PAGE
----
Half of all respiratory illness in cats can be attributed to feline rhinotracheitis, caused by the feline herpes virus (FHV). This upper respiratory or pulmonary infection, sometimes called feline influenza now has a serious foe: Polypreny Immunostimulant (PI). Taken by mouth, this drug can fight the blindness or even death that comes with cat rhinotracheitis.
Off label, it can also fight the dry form of feline infectious peritonitis (FIP). That’s where the big news is this story lies. No drug before PI offered even a glimpse of hope for cats diagnosed with FIP.
The USDA has issued a conditional license to Sass & Sass Inc. to distribute PI. PI is a plant-based immunostimulant that guides the immune system into the direction of cell mediated immunity. Cell mediated immunity is necessary for control of viral diseases in cats.
As he was studying the drug for its intended purpose to control symptoms of rhinotracheitis, Dr. Al Legendre, Department of Small Animal Clinical Sciences, College of Veterinary Medicine, University of Tennessee, Knoxville, began to study the same drug’s use in cats with FIP.
It turned out that PI unfortunately has no impact on the fatal course of wet (or effusive) FIP, but it seems to help prolong life and quality of life among at least some cats with the dry (non-effusive) form of FIP.
Sass & Sass and the Winn Feline Foundation Bria Fund (to support FIP research) quickly funded further studies.
In the first study, 58 cats with dry FIP received PI. Some cats died very soon or even before receiving their first treatment. Twenty two percent of the cats in the study were alive for least 165 days. Now, cats with dry FIP often wax and wane for several months (although six months is more than typical for most FIP diagnosed cats), however, Legendre noted their quality of life seemed “quite good” until near the end when the cats suddenly crashed.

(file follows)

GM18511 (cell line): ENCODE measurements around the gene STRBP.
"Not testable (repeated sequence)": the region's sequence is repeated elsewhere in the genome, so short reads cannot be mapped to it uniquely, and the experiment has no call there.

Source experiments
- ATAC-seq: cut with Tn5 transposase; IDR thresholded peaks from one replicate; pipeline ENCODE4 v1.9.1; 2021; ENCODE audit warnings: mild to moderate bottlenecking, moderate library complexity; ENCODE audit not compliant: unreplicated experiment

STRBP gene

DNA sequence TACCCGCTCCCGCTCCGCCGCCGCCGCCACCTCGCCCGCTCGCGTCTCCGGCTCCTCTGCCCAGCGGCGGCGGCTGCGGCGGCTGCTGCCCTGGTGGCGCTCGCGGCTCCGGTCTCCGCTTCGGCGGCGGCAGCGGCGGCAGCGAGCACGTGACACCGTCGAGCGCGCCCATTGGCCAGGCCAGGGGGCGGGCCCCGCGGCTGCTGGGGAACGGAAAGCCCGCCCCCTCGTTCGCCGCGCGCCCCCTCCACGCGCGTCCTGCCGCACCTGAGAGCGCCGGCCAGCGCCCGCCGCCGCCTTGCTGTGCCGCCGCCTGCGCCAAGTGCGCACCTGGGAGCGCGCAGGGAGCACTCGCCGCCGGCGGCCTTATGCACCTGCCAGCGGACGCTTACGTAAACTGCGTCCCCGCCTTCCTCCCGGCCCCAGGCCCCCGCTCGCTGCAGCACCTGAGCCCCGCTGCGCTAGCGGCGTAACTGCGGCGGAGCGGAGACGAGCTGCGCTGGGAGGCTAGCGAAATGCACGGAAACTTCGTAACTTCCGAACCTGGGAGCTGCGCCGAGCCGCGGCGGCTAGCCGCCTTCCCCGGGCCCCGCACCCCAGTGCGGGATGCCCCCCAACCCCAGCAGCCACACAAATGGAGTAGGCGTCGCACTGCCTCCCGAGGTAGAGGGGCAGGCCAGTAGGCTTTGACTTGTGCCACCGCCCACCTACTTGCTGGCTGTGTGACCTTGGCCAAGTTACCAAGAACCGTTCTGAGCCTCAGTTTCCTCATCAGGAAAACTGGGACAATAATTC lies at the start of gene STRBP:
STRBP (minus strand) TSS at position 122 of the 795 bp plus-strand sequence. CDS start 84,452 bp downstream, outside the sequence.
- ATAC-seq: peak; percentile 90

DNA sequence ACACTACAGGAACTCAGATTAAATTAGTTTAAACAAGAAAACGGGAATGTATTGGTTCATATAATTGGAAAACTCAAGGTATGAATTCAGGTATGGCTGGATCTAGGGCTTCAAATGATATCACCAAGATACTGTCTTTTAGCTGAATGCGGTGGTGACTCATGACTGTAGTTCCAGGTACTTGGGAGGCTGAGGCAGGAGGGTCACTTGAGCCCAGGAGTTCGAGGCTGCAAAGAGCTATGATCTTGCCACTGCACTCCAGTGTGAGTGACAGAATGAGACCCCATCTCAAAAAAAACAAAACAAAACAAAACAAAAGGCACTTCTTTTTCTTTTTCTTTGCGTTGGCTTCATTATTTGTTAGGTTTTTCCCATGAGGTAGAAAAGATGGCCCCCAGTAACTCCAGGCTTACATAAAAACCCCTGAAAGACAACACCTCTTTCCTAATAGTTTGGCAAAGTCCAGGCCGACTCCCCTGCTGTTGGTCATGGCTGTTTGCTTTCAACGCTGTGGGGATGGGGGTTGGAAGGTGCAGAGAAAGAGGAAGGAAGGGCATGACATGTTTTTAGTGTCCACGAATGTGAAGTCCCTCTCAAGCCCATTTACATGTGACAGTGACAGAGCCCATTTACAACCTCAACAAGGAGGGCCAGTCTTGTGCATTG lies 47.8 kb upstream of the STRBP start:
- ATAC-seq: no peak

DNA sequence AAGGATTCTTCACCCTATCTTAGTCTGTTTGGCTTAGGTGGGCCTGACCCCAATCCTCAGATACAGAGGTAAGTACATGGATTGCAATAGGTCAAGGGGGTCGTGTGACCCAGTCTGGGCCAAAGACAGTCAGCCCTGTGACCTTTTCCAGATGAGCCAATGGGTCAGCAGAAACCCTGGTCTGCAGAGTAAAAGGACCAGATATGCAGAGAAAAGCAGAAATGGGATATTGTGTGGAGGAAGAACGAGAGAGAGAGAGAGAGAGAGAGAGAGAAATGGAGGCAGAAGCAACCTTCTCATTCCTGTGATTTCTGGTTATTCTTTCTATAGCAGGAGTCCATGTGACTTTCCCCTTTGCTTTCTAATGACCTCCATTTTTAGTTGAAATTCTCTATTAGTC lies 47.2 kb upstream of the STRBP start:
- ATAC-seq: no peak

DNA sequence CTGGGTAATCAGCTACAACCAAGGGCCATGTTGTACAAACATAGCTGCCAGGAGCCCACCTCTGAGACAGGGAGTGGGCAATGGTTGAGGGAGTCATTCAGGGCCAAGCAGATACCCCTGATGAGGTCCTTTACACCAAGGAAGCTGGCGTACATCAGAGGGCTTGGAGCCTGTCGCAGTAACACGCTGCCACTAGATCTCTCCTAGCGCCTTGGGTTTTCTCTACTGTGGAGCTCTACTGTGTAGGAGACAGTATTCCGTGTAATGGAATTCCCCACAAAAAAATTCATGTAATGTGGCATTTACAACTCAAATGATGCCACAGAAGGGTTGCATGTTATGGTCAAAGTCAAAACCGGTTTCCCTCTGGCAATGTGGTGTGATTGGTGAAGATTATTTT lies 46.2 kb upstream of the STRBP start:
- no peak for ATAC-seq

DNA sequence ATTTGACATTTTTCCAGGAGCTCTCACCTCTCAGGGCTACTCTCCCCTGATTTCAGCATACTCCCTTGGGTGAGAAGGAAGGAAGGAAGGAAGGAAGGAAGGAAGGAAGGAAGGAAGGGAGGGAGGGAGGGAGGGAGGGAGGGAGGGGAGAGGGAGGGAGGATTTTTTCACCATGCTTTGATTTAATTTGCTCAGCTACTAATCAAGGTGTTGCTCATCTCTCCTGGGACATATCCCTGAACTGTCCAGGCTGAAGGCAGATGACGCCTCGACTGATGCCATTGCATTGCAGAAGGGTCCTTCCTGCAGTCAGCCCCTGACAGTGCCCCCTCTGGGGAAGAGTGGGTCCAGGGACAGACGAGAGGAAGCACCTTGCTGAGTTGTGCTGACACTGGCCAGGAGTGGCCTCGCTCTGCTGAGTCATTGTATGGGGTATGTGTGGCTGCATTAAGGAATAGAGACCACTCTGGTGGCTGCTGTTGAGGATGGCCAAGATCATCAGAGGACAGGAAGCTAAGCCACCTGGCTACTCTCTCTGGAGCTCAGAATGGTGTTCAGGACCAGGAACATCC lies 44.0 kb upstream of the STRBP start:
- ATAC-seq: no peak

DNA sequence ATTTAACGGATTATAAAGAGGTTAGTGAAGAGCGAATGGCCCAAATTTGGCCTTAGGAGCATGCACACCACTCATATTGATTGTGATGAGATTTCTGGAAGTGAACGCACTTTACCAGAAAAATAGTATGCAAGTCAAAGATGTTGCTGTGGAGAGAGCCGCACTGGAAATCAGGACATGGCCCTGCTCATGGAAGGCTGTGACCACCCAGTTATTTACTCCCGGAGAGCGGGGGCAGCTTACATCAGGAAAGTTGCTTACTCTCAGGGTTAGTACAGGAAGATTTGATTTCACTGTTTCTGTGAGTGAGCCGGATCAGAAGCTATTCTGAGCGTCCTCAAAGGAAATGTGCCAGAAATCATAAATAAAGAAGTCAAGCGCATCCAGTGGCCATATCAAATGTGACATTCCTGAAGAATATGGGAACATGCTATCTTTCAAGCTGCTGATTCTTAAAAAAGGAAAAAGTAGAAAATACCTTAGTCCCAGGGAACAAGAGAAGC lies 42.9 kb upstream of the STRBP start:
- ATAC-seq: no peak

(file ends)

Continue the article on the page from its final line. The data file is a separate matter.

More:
No one suggests PI is a miracle drug for FIP, but it helps. Legendre says, “It appears that polyprenyl immunostimulant improves the survival times in cats with dry form FIP. It appears to improve well being of the cats and improves appetite. This is not the final answer to treatment of FIP but perhaps a step in the right direction. An antiviral treatment in conjunction with PI should improve clinical outcome.”
Dr. Tayna Kuritz, chief operating officer of Oak Ridge, TN-based Sass & Sass, which developed and manufactures PI adds, “We are committed to supporting FIP research, including by Dr. Legendre and through Bria Fund at Winn Feline Foundation. This disease [FIP] poses a major challenge; it is the most devastating of all feline diseases and is also found in ferrets. We need to develop a cure for it, and feline health research is critically and chronically underfunded.”
PI’s label will offer details on use for cats with rhinotracheitis. Veterinarians can now prescribe PI off-label as a treatment for cats with dry FIP. Veterinarians can contact Legendre for details on use for cats with dry FIP. Learn more about the drug through Sass & Sass.